While this study was very well done and made a few very good points, healthy vending is not the best option. Writing in the LA Times, Elena Conis contrasts the nutritional facts from the top snacks in normal vending machines with the top snacks in healthy vending machines. The snacks from healthy vending are slightly healthier: they have less fat and fewer calories. However, overall, they are not healthier (Conis). Healthy vending will only give students the idea that they are eating healthy when in reality, they are not. There are vending machines with fruit in them, but they are expensive to maintain and if not eaten quickly enough, the fruit will go bad. I believe that having a healthy food option in the cafeteria is the best option. It will be truly healthy food and not just the perception of healthy food.

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Though there are many alternative ways to deal with the problem of mental health, the most common I have come across is implementing more psychologists in school. Summarizing the information found by experts from many schools, Anya Kamenetz, in an article by for NPR, says, “their topline message: Don’t harden schools. Make them softer, by improving social and emotional health” (Kamenetz). She goes on to discuss how the school climate may impact students and creating an emotionally and socially connected environment may help the mental health of students at schools. This all boiled down to the importance of school psychologists.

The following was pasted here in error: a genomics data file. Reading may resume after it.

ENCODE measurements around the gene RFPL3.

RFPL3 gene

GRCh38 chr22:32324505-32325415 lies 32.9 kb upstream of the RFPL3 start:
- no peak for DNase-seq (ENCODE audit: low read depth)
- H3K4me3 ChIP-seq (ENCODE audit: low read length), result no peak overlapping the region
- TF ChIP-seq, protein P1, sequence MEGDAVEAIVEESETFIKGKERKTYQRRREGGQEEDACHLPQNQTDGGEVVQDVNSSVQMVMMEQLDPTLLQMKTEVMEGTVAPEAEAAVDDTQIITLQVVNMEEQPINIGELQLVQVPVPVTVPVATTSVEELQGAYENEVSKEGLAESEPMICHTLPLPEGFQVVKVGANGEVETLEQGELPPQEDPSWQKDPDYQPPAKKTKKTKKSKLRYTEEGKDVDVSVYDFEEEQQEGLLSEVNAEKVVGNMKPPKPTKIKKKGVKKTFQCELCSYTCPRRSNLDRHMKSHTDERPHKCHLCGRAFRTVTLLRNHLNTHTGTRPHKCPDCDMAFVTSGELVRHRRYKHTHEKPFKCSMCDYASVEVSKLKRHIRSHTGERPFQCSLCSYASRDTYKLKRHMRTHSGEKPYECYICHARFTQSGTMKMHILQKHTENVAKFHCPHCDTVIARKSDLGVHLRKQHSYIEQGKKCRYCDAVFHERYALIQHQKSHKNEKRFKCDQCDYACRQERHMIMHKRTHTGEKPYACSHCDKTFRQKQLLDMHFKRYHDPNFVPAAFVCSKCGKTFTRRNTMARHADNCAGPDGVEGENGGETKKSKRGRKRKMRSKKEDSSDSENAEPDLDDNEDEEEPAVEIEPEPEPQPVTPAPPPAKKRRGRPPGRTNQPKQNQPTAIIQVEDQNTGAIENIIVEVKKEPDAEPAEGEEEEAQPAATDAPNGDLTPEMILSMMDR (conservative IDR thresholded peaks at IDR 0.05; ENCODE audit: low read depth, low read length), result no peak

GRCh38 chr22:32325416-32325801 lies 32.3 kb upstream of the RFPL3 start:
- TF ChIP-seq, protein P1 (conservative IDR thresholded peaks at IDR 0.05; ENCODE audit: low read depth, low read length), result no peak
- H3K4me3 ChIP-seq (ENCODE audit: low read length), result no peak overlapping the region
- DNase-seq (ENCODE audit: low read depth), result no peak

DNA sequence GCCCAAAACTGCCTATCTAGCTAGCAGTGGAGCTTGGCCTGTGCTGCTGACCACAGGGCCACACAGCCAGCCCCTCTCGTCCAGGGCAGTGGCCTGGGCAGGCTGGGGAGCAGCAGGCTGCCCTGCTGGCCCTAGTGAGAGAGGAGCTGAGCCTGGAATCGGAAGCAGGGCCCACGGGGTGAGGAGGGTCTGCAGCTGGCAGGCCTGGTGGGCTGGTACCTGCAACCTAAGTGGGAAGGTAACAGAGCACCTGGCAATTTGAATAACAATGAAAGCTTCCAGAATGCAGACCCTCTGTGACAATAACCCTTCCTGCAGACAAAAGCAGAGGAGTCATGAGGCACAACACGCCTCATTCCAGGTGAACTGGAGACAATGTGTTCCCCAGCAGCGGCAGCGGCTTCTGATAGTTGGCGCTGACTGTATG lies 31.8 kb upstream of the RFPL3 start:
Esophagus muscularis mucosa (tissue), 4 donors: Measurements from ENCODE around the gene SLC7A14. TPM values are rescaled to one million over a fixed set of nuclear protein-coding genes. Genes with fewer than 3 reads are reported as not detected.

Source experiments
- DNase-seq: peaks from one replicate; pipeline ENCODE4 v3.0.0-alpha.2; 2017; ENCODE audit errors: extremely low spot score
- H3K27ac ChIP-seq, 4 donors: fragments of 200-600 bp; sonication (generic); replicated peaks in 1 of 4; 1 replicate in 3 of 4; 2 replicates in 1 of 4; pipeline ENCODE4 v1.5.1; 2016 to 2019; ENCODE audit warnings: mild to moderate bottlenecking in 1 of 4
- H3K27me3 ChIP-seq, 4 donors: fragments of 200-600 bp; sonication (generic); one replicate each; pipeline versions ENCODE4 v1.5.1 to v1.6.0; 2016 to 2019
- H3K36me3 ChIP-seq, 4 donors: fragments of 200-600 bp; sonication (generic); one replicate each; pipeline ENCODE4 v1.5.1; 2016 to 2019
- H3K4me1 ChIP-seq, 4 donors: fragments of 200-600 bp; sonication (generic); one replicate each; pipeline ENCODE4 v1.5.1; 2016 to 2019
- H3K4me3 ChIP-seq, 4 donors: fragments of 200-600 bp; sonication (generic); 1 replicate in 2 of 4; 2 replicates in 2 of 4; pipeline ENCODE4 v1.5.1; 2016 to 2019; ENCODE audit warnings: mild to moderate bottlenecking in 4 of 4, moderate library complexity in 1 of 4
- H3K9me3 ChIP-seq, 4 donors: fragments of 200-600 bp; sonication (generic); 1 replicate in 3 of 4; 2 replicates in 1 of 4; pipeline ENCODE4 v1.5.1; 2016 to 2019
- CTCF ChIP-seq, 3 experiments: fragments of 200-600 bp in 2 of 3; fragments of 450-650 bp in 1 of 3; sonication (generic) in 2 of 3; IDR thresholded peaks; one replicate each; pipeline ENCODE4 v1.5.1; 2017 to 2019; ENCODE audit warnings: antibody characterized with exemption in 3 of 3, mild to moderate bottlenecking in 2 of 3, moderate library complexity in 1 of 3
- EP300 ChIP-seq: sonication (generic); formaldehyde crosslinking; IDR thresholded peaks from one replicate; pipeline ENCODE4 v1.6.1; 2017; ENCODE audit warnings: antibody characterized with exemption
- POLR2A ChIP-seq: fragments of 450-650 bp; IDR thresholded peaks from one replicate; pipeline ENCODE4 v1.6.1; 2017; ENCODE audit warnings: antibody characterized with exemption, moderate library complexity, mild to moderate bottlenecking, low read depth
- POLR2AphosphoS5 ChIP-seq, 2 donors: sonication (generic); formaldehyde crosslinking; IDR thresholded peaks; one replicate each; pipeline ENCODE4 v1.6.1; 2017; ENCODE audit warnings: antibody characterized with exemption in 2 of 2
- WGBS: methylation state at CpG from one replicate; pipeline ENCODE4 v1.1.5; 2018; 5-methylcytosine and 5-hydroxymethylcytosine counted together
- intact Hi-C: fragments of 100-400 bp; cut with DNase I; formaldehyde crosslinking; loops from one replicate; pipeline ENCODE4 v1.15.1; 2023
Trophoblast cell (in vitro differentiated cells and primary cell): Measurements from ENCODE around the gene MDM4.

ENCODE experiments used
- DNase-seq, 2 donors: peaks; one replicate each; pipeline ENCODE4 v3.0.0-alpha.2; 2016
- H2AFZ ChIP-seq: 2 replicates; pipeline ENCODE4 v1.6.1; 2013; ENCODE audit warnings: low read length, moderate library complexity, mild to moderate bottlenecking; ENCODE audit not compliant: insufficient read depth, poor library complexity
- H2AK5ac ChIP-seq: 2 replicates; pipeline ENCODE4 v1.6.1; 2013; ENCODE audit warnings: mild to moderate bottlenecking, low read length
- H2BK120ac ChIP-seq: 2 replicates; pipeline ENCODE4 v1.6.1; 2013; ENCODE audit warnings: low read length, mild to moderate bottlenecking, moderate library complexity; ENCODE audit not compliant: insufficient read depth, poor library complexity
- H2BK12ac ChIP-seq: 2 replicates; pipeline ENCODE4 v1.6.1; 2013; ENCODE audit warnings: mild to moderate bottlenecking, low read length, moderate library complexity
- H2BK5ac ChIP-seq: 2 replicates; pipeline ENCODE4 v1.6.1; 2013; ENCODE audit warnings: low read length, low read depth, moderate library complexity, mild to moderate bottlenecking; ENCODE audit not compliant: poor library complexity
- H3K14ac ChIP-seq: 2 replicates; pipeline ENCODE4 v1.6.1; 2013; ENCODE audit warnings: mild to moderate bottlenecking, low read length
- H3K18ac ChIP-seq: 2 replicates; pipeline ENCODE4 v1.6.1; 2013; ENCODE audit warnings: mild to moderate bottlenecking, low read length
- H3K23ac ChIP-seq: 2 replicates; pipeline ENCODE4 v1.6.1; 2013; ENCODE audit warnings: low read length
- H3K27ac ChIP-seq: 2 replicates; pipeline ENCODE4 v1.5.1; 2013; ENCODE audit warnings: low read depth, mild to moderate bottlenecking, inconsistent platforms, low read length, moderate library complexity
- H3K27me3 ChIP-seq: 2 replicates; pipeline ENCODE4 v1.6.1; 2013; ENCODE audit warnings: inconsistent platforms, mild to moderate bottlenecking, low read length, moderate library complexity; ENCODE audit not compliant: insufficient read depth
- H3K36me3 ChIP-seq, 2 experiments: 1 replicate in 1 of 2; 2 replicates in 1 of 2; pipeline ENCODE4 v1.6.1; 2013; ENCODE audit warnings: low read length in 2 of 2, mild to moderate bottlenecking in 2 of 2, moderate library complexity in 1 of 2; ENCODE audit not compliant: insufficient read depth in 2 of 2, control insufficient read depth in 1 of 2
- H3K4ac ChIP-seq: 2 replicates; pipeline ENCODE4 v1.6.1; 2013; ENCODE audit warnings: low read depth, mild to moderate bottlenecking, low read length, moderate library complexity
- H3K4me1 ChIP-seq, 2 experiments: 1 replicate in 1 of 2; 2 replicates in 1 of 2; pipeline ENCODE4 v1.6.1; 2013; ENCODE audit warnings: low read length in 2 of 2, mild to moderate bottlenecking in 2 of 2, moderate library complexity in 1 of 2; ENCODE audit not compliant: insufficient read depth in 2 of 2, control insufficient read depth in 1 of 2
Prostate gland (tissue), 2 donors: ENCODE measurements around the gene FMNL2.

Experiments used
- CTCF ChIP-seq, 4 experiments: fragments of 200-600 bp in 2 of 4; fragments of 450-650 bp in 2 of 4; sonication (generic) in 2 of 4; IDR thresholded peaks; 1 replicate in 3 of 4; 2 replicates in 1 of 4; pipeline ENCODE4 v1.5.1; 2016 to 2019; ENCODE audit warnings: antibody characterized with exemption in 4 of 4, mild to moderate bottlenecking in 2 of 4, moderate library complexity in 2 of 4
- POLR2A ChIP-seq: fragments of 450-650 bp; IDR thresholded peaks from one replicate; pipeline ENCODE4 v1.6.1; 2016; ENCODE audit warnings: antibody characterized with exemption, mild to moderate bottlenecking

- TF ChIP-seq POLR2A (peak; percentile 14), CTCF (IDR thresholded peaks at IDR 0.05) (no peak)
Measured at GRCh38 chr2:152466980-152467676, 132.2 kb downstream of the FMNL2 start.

What Kamenetz is trying to show is very true, school psychologists can help with the mentally ill and have been shown to help the school environment (Kamenetz). The main problem is that not everyone is going to seek professional help first. In a study done by Guo Sisi and other researchers, they discovered that students are most likely to seek a friend in a time of crisis over an adult (Guo, Sisi, et al.). This can become very dangerous in situations of crisis. Teenaged friends are not trained and probably lack experience adult are more likely to have. If they solely go to a friend they are piling their own problems on them, meaning if they do end up hurting themselves, the friend is likely to blame themselves. To combat this, teaching coping skills and where and why to get help would be much cheaper. It doesn’t cost as much to change health textbooks, while hiring a new psychiatrist is going to cost more over time. The importance of teaching kids to help themselves may lead them to seeing they need help from others as well.